We will express dichotomous outcomes (including post-operative morbidity) as risk ratios (RRs) and 95% confidence intervals (CIs). We will interpret the RR as the following: RR > 1: the incidence in the intervention group is greater than in the control group; RR = 1: no statistically significant difference between the intervention group and control group; and RR < 1: the incidence in the intervention group is lower than in the control group.
For continuous outcomes (including quality of life, satisfaction of the breast and cost-effectiveness), we will use the standardised mean difference (SMD). The interpretation of the SMD will involve: SMD > 0, the intervention is beneficial compared to the control; and SMD<0, the intervention is inferior to the control.
We will assess time-to-event outcomes (including local recurrence, overall survival, disease-free survival) in the form of the hazard ratio (HR) and their standard errors.
Unit of analysis issues
We will be including women who have had autologous fat grafting post-surgery in one or both breasts. Therefore the unit of analysis will be the individual participant.
Dealing with missing data
We will contact authors by e-mail or telephone for missing data. For missing data that we are unable to retrieve by e-mail or telephone, we will perform an intention-to-treat analysis and sensitivity analysis.
Assessment of heterogeneity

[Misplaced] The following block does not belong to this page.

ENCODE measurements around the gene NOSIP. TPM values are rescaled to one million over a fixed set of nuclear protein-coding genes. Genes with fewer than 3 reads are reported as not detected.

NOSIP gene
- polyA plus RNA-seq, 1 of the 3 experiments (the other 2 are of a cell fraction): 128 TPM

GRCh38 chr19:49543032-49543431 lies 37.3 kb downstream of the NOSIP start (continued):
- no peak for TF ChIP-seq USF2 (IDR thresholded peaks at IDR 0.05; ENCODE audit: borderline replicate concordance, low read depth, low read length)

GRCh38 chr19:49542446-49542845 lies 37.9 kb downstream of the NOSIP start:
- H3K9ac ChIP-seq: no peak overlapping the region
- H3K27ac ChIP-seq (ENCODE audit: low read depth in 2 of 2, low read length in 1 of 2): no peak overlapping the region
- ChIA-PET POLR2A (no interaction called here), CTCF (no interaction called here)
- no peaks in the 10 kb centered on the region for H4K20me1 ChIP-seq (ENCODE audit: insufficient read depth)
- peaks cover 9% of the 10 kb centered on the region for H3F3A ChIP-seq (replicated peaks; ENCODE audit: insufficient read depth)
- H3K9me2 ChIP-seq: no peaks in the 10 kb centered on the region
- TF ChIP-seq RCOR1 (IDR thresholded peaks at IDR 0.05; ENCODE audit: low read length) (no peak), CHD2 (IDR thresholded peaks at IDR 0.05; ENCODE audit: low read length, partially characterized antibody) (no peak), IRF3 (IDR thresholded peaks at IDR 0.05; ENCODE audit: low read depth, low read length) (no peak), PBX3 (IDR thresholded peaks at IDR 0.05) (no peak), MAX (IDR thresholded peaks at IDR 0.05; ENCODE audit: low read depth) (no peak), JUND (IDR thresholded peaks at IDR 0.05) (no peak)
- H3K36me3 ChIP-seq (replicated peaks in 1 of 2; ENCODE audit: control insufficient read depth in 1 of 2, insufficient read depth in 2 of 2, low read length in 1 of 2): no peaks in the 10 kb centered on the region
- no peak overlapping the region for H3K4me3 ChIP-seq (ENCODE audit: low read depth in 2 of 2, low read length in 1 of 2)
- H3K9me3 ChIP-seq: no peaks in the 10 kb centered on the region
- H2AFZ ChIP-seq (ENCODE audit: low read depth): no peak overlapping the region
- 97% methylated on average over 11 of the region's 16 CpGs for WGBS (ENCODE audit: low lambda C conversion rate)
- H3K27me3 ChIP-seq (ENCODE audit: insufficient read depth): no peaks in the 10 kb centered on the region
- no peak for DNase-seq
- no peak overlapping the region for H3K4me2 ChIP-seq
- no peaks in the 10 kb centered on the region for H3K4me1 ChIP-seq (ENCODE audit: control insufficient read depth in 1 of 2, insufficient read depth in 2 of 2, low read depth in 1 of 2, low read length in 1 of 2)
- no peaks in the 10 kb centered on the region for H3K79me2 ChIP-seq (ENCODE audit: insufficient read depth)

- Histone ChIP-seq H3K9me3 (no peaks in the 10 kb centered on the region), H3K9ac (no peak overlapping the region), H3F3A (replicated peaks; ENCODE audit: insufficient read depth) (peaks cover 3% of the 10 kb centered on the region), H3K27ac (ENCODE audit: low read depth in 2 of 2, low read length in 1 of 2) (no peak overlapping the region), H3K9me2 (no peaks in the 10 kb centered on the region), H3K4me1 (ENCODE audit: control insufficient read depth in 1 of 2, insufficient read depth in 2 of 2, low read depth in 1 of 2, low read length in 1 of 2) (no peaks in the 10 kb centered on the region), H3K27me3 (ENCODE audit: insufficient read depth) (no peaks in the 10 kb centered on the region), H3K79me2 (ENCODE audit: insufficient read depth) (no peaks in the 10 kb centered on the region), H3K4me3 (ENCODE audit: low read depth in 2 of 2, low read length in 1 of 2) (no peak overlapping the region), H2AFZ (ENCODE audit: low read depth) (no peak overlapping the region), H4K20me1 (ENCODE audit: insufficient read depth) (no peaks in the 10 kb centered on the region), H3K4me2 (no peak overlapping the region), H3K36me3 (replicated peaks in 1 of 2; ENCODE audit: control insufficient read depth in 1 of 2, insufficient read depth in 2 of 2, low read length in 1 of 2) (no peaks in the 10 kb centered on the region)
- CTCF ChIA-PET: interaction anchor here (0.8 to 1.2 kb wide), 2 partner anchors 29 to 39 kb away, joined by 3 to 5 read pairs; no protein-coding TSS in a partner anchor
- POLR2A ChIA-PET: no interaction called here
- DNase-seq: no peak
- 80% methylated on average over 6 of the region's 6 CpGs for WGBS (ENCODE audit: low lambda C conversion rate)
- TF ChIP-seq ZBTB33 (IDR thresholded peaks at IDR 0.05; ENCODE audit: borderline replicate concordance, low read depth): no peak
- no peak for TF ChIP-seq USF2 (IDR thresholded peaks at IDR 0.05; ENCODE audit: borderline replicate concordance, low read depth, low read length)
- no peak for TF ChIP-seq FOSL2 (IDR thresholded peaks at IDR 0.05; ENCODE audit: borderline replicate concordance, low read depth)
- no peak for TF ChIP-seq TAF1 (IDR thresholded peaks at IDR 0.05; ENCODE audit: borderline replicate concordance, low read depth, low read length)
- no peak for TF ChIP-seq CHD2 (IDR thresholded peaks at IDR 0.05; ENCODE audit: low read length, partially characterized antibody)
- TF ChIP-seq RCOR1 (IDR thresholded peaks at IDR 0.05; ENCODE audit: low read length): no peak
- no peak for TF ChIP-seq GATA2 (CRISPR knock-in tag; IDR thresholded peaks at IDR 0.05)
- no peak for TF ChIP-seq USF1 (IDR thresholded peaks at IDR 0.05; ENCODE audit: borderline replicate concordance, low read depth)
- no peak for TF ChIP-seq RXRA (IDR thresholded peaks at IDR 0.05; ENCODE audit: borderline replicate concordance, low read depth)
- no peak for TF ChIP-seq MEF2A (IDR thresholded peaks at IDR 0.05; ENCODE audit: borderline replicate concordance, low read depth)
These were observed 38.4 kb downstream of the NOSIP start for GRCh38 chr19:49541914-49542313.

As we will include NRSs, assessment of the homogeneity of the included studies is essential. We will assess clinical heterogeneity by checking the characteristics of the studies, type of participants, the interventions and outcomes. We will assess the statistical heterogeneity by the Chi-squared (Chi2) test with significance set at P value of < 0.01, and the I2 statistic (Higgins 2011). We will interpret the I2 as follows: 0% to 40%, might not be important; 30% to 60%, may represent moderate heterogeneity; 50% to 90%, may represent substantial heterogeneity; and 75% to 100%, considerable heterogeneity.
If there is no evidence of heterogeneity, we will use the fixed-effect model in the analysis. Otherwise, we will make a cautious attempt to reveal the reason for heterogeneity and apply the random-effects model. If sufficient data are available, we will use forest plots to show the original results of the included studies and the variation in the results of the studies.
Assessment of reporting biases
Reporting bias can be classified into publication bias, time lag bias, multiple publication bias, location bias, citation bias, language bias and outcome bias. If there are sufficient included studies, we will assess the reporting bias of eligible studies by funnel plot asymmetry, following the recommendations of the Cochrane Handbook for Systematic Review of Interventions (Higgins 2011). Funnel plot asymmetry may be caused by selection bias, small-study effect, and true heterogeneity. We will address this issue in the discussion section of the review, if necessary.